Wagner’s The Flying Dutchman is a tale not only about redemption through love, but also about the helpless plight of human beings in the face of wilful and vindictive supernatural forces. In the hands of Wagner, the mythical Dutchman, instead of being a collector of itinerant souls at sea, has become an intrepid adventurer condemned to eternal maritime wandering. His only reprieve is a septennial holiday on land to find true love in a woman to break the satanic curse.

The Flying Dutchman © Matthias Jung
The Flying Dutchman
© Matthias Jung

The three protagonists – the Dutchman, Senta and her erstwhile lover Erik – are linked by a fate of displacement and alienation, and embody the idea of “Sehnsucht” (yearning or longing). The lonely Dutchman clearly seeks terrestrial peace; Senta’s infatuation with a legendary seafarer she has never met sets her apart from her companions; and the jilted Erik, a hunter among a community of sailors, probably finds it hard to blend in.

Much has been written about the work’s significance in operatic development in general, and its place in Wagner’s style of music drama in particular. Yet for audiences, its real importance is as a succinct preview of Wagner’s vast and progressively more demanding output. Lasting under two-and-a-half hours, it does not require superhuman endurance to enjoy, and if you suspend disbelief about the plausibility of the plot, The Flying Dutchman is powerful drama with some compelling music.

Opera Hong Kong’s production, in collaboration with Deutsche Oper am Rhein Düsseldorf-Duisburg, was packed with punch and oomph. For starters, director Volker Böhm’s overall presentation was impressive. Wolf Münzner designed an elaborate set, with two decent-sized boats wobbling against a sloping platform front of stage and ten-foot tall spinning wheels in Act II to boot. The lighting was thoughtful – radiant lustre for Daland’s sails and crew, and an eerie red for the Dutchman’s. Confined mostly to black, white and shades of grey, the costume put the finishing touches to an authentic period drama.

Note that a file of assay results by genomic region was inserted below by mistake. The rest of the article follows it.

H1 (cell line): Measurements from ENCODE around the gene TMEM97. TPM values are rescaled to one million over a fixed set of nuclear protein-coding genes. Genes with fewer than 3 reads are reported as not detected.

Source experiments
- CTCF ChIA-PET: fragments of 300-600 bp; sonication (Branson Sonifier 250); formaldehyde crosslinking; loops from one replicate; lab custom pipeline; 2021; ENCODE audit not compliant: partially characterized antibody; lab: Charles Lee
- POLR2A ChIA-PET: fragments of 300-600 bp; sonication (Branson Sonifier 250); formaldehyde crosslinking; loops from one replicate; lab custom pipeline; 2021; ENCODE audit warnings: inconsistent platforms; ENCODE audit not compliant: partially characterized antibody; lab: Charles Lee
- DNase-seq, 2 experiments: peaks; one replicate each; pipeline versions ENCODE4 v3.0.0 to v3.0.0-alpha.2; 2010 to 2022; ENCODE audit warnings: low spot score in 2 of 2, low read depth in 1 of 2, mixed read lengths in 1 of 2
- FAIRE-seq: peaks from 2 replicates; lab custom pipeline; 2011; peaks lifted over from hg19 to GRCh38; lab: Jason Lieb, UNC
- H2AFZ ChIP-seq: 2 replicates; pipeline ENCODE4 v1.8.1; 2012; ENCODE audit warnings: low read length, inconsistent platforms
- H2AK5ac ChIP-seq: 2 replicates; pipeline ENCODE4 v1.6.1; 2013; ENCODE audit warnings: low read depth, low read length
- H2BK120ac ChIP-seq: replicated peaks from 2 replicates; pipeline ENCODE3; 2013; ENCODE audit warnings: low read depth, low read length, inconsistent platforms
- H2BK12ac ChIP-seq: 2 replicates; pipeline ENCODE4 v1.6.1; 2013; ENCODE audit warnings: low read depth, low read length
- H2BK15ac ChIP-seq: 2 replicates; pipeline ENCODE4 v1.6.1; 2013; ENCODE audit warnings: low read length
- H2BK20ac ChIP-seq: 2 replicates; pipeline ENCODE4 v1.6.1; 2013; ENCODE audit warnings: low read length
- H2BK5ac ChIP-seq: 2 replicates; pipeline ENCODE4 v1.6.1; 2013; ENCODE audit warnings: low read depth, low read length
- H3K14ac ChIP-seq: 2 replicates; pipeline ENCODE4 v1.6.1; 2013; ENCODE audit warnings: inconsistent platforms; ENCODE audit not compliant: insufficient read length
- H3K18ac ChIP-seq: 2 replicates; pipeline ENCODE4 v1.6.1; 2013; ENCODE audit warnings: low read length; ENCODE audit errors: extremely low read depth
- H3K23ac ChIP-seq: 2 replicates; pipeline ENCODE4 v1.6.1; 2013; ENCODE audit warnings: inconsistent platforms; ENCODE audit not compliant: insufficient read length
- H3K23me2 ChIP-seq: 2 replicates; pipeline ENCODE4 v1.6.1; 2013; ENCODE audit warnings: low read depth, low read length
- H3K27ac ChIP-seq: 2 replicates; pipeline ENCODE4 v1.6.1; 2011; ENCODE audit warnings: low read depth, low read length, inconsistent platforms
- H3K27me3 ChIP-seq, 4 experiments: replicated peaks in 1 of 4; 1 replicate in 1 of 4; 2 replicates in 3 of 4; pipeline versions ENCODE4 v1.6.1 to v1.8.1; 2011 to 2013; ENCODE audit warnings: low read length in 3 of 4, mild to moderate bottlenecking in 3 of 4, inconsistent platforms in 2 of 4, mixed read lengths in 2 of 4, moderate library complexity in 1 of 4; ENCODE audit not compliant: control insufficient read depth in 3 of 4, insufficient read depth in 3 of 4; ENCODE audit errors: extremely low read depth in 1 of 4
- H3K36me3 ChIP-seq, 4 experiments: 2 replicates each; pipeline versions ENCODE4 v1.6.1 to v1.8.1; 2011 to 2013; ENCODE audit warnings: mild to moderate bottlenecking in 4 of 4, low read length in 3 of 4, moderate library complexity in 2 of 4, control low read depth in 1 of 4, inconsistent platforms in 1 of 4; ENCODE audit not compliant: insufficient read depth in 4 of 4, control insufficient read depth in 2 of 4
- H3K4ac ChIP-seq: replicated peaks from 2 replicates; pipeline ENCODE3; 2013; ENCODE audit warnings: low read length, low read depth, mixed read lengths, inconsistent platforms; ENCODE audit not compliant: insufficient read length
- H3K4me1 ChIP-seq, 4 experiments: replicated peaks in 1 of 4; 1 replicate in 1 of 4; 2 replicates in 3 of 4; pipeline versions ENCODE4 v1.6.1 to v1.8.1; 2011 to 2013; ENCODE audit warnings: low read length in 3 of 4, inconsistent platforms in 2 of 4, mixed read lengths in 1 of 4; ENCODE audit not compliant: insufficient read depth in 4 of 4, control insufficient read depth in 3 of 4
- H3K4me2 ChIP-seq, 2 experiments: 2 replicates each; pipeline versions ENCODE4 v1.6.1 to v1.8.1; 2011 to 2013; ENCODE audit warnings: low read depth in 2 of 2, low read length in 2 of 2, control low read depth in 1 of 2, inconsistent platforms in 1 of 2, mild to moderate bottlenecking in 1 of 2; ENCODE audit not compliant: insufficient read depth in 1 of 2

Kurt Rydl put on a forceful portrayal of the money-hungry Daland, ready to sacrifice his daughter’s happiness for a smattering of gold and jewellery at the drop of a hat. Helped by a powerful bass voice with carefully nurtured rhythmic vigour, his strategic moments of silence injected subtle comic relief the audience quite willingly lapped up in this dark tale of misadventure.

As the Dutchman, Jukka Rasilainen was well grounded, both musically and physically, but a little wooden, perhaps weather beaten by years of roaming the high seas, and true to Wagner’s own words: “longing for peace in the wake of life’s storms”.

Tomislav Mužek brought abundant lyricism to the role of Erik the jilted hunter, an underdog and loser deserving pity. Yet by being truthful and occupying the moral highground, he ended up winning more sympathy than pity.

Wagner is said to have written Senta’s ballad before he completed music for the rest of the opera and thus considered it to be the “kernel” around which the rest of the work expanded. As a “woman of the future”, aspiring to a fate of selfless sacrifice for an imaginary victim of his own determination, Senta is the lynchpin of the opera. Soprano Manuela Uhl was cogent enough in the role, but her acting was more compelling than her singing, and at points she was at risk of being overshadowed by Erik’s superb lyricism.

The gentility of the ladies in the Opera Hong Kong Chorus was soothing, but the men’s tone could have been stronger in portraying the rough-and-tumble of a sailor’s lot. Ning Liang as Mary hardly projected and was drowned by the chorus half the time.

The Hong Kong Philharmonic Orchestra turned out in full force to provide support. Under conductor Henrik Schaefer, it got most of the nuances right in Wagner’s sinewy score – the buzzing tremolo on strings, the blazing horns, the sweeping gestures of hard driving brass and the whispering annotations of the woodwinds, with the only blemish being that the cor anglais on Senta’s theme was diffident and tentative.

Although it was the first attempt by a local opera company to put on Wagner, Opera Hong Kong’s The Flying Dutchman proved it was well worth the wait, and a riveting tribute to the composer during the year of his bicentenary and the 130th anniversary of its première. It took The Flying Dutchman 25 years to get on the roster in Bayreuth; I hope it won’t take as long for Opera Hong Kong to offer another Wagner production.